The Rangers have made their Christmas list, and sure it came early with a few items Santa couldn’t bring, but boy, did Mr. Claus deliver in the starting pitching department. Texas celebrated the arrivals of both Jacob deGrom and Andrew Heaney with other minor moves made. The question sets how active the Rangers will be in the market in the next two months and how satisfied the club is with their current roster. Santa’s list still needs to be completed, but here are some items that Santa may deliver late to the franchise looking to make its first postseason run in six years.
1. A New Left Fielder?
The Rangers have depth in their outfield, and the question leans on what Leody Taveras does in camp. Taveras should be the Rangers’ primary center fielder if he performs well enough in spring training. Taveras started last season on a tear once he was called up several weeks into 2022, then cooled off as the season concluded (he hit .231 in the second half after hitting .341 until the All-Star break). Texas has other options, including Eli White and Bubba Thompson in center field, all with elite speed. Once the club decides on center field, the following query is left field. You can throw in the other two names I mentioned (assuming Leody has a good camp), sign a free agent (most pointing to Michael Conforto), make a trade to upgrade more, or if someone like Josh Smith or Ezequiel Duran takes the world by storm, get them used to the corner outfield. Remember, Josh Smith played twenty-one games in left field in 2022. With that said, the Rangers ranked last in MLB with a .508 OPS among their left-fielders last season(the only team with a combined batting average below .200).
The Rangers are actively pursuing external options, but not at the desperation level compared to how they navigated the starting pitching market. Duran, Smith, and Thompson made their big league debuts in 2022 and received limited playing time. Yes, player development can take time, but when signing a free agent, there’s always that risk that the environment doesn’t work. I see Brad Miller getting pinch-hitting reps providing a left-handed bat (starting against pitchers who are deadly against righties), so Texas has the tools in their current system, but the players aren’t flushed out yet.
Leody Taveras gives the Rangers a 2-1 lead in the fifth with a moonblast home run to right field, his fifth home run of the season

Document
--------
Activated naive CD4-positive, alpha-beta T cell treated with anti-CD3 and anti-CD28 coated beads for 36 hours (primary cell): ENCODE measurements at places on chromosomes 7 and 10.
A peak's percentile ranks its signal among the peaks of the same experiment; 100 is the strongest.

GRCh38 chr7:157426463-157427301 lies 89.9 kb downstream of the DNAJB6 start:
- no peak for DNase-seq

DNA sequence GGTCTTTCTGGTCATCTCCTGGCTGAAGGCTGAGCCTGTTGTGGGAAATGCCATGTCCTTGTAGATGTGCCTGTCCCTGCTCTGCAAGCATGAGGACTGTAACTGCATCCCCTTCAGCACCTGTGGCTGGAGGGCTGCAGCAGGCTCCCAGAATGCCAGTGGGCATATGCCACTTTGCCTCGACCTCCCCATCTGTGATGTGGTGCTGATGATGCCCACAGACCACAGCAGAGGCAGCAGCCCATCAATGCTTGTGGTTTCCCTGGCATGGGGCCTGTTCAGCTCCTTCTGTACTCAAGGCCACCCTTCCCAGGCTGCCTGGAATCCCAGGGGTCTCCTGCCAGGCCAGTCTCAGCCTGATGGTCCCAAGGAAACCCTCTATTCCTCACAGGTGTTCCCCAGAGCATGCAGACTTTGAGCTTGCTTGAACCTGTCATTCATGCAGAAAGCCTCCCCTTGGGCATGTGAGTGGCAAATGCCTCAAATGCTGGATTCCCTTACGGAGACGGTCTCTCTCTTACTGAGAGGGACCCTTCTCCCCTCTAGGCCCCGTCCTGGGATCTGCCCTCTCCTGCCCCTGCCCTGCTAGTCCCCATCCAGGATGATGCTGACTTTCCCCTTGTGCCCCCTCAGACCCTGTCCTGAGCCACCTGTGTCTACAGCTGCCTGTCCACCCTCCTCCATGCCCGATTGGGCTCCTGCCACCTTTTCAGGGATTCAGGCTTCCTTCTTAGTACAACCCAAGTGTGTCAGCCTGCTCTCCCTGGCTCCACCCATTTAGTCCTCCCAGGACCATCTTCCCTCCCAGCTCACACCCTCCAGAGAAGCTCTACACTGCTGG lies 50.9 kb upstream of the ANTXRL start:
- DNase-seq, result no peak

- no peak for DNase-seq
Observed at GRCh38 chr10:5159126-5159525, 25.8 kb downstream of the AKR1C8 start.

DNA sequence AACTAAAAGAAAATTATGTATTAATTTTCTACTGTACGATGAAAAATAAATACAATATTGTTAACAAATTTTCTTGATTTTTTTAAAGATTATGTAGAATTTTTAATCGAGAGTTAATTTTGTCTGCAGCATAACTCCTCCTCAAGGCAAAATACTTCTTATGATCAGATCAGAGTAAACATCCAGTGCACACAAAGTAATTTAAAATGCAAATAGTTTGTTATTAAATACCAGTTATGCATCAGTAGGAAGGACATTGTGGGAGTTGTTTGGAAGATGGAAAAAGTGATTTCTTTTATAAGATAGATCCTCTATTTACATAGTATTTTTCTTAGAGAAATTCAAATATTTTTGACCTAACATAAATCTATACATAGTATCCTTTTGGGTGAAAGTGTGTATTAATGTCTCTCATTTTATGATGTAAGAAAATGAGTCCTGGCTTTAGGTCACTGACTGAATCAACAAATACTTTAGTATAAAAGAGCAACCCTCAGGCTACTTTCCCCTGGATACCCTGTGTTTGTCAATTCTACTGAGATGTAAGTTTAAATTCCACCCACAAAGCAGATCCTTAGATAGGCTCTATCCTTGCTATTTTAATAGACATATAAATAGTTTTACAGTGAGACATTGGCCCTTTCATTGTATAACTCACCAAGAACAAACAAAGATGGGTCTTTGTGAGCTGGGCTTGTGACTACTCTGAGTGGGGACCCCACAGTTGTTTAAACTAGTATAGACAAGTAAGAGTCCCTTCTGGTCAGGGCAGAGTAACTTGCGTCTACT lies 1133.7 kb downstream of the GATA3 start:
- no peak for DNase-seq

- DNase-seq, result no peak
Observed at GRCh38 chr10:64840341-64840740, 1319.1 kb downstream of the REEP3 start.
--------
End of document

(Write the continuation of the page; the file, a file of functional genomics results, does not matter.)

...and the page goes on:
82.2 mph Knuckle Curve
427 ft EV 107.2 mph pic.twitter.com/ND4RnPfBCU
— Get Up, Get Outta Here (@4_bagger_blast) October 5, 2022
2. A Closer?
Right now, the closer’s role is between José Leclerc and Jonathan Hernández. Leclerc finished the 2022 season as the closer once interim manager Tony Beasley eased Hernández out of the role. Once Hernández left the closer role, he posted a 2.25 ERA in twelve innings pitched with six walks mixed in. Some late-inning relievers are available in the market, like Craig Kimbrel, but I want to see Jonathan tear up Spring Training and earn the closer role. His heavy sinker and nasty slider have the potential to be a one-two punch that makes him a beast in the ninth. Leclerc can be an excellent eighth-inning option with his power fastball, and of course, manager Bruce Bochy may mix it up depending on the opposition’s lineup late in the game.
As for other relievers, the Rangers have a boatload of long left-handed relievers (John King, Taylor Hearn, Cole Ragans, and Brock Burke). Will their roles shift to a Brett Martin-like where they can do one inning on back-to-back days? King had one instance in 2022 where he went on back-to-back days, Burke had one occurrence, and Taylor didn’t pitch back-to-back days in the Majors when he moved to the bullpen. The Rangers would not convert Cole Ragans to a long reliever if he doesn’t make the club; they may start him in Triple-A Round Rock if he doesn’t make that fifth starting spot. Texas has a few question marks in that last rotation spot where the odd guys out may move to the bullpen or start in the minor leagues (a second place between Jake Odorizzi, Dane Dunning, or Glenn Otto) may make the club as a right-handed long reliever. Still, only two out of the group make the team.
Another good pitch I saw yesterday was Jonathan Hernández's CH. 90mph with 19+ inches of horz movement with only 5 inches of lift. The model likes the shape too at 131. When he locates it well, which he's done in the past, its absolutely lethal. pic.twitter.com/WqqrUxBxOX
— Joe Dattoli (@JoeDatts) September 2, 2022
3. A Backup Utility Infielder?
I’m curious how the Rangers handle guys like Smith, Duran, and Mark Mathias. All three don’t have a set position and could receive the Danny Santana/Nick Solak treatment of playing wherever the club needs them that day. The third base backup becomes intriguing because Josh Jung came off an injury last season and played half a month in the big leagues. Therefore, I’d like to know if Josh is durable enough to play every day at third (the offseason rest likely benefits him the most). Backup first base, though limited with Nathaniel Lowe knocking on the shadows of Marcus Semien in terms of being an Iron Man, could point to Sam Huff if he receives a spot on the roster. With all four guys hopefully healthy, shortstop/second base on Corey Seager’s days off and third base may only be the backup spots needed. The Rangers have the infield triple covered like a good neighbor when it comes to depth.
From a roster depth side, Mitch Garver looks good to go by Spring Training and Opening Day, Jon Gray should be healthy and ready, Jacob deGrom says he feels as good as he has in any offseason, and Eli White is coming back. The Rangers don’t have to make any moves, but if the opportunity presents itself, go for it. Stay warm, and have a Merry Christmas.
Perfect day for a Christmas movie! 🌲 pic.twitter.com/SRnyAkT3kI
— Texas Rangers (@Rangers) December 22, 2022
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